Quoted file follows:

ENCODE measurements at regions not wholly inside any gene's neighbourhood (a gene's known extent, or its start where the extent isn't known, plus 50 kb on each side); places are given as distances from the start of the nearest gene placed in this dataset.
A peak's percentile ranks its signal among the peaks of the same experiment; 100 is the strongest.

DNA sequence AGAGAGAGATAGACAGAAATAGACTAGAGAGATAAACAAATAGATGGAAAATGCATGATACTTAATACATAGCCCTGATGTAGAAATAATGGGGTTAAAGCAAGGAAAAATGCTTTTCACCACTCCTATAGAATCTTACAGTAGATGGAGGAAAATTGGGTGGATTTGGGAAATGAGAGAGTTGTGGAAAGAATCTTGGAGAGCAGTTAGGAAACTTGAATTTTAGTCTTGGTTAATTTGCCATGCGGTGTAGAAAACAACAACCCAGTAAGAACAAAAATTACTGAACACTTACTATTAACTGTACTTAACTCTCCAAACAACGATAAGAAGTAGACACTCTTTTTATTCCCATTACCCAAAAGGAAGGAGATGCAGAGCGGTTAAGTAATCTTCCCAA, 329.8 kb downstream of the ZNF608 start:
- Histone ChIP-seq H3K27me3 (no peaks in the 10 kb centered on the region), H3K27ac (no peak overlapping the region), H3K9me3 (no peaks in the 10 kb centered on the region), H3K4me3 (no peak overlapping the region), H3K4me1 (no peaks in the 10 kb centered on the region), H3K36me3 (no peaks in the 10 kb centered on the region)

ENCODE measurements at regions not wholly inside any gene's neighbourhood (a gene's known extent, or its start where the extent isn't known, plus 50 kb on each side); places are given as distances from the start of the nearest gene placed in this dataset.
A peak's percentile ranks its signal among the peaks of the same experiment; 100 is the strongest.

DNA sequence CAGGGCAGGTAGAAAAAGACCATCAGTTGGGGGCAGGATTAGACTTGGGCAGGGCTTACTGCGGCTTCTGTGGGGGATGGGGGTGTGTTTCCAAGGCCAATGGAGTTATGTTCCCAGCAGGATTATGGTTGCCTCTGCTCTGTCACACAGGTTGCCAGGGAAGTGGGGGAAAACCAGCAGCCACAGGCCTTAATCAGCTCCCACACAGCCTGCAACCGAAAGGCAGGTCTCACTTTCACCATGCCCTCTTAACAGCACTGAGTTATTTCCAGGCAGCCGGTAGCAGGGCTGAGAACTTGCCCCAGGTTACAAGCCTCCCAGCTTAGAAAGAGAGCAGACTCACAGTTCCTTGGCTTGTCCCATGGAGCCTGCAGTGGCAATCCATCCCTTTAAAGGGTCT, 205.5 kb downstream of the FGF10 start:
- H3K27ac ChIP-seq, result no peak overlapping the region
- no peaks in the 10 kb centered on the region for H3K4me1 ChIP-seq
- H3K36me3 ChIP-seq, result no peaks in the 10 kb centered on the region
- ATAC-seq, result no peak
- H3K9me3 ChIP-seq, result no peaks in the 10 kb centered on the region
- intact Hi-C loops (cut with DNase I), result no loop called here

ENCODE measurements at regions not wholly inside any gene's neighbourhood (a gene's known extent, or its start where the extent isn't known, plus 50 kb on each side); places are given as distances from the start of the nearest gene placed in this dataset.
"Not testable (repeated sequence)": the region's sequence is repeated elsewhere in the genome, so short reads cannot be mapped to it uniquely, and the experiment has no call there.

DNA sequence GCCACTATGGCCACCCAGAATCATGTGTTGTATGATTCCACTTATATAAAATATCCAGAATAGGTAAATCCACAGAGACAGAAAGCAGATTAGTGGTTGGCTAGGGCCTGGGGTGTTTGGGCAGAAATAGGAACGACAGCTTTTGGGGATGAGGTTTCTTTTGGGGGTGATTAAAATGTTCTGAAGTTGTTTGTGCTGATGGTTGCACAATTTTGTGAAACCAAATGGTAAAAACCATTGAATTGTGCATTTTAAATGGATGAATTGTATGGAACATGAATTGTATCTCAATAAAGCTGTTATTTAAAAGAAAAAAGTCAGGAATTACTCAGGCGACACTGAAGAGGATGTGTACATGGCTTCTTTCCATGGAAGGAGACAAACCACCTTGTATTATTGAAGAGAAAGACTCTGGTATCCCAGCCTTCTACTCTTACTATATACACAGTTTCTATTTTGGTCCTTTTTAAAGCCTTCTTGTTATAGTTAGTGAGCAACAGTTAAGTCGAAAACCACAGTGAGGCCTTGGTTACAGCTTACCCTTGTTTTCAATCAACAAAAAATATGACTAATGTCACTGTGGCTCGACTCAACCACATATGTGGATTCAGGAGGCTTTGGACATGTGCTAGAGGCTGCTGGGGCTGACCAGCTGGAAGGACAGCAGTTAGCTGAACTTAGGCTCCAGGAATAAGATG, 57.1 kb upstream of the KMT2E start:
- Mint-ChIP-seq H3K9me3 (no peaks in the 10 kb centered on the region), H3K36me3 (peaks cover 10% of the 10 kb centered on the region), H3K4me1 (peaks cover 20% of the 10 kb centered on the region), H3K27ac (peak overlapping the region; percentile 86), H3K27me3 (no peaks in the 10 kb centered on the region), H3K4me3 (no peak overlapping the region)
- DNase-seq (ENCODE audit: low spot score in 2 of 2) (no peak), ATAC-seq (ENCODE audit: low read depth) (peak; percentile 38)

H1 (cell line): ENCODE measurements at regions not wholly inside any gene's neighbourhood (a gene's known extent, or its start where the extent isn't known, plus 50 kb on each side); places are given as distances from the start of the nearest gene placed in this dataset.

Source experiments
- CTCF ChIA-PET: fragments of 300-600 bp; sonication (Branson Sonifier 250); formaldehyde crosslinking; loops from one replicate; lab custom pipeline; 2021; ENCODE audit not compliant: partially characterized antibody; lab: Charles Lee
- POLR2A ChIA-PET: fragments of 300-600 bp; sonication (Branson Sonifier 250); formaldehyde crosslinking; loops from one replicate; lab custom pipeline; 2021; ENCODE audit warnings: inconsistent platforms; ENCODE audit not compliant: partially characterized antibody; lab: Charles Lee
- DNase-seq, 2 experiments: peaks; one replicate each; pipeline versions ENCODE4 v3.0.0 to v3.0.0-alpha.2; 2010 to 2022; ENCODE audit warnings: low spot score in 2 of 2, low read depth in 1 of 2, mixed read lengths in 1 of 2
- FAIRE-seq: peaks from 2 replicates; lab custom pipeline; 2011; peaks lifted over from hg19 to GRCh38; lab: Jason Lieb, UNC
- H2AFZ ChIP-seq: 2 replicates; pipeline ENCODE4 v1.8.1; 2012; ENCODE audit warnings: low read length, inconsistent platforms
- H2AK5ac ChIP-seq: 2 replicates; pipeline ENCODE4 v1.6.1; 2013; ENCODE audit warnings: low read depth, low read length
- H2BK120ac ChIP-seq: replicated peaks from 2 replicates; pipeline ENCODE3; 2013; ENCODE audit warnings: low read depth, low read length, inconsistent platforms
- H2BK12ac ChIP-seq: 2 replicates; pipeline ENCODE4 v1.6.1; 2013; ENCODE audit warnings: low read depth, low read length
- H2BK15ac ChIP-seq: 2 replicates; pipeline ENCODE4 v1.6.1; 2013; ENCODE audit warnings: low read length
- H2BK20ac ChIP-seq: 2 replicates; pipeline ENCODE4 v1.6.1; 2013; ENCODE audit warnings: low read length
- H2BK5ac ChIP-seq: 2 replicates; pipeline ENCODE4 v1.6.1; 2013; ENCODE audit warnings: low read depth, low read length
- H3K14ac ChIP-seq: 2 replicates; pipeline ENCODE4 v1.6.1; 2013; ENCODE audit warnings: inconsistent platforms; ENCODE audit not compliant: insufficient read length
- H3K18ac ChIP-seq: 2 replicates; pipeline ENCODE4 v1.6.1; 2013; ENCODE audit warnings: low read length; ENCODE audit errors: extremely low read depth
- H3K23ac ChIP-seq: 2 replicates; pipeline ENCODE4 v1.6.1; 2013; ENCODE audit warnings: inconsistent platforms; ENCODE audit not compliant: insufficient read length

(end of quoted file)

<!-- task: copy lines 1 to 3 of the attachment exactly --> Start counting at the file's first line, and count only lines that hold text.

ENCODE measurements at regions not wholly inside any gene's neighbourhood (a gene's known extent, or its start where the extent isn't known, plus 50 kb on each side); places are given as distances from the start of the nearest gene placed in this dataset.
A peak's percentile ranks its signal among the peaks of the same experiment; 100 is the strongest.

DNA sequence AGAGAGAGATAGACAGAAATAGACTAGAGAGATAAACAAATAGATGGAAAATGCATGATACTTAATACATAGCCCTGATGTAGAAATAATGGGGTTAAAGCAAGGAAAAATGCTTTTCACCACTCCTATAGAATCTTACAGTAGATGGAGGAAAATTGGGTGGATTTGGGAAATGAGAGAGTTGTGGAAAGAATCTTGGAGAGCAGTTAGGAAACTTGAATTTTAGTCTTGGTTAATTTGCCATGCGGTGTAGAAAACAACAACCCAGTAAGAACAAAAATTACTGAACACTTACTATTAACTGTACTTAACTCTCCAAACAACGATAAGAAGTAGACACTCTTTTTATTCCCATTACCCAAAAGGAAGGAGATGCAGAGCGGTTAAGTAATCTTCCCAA, 329.8 kb downstream of the ZNF608 start: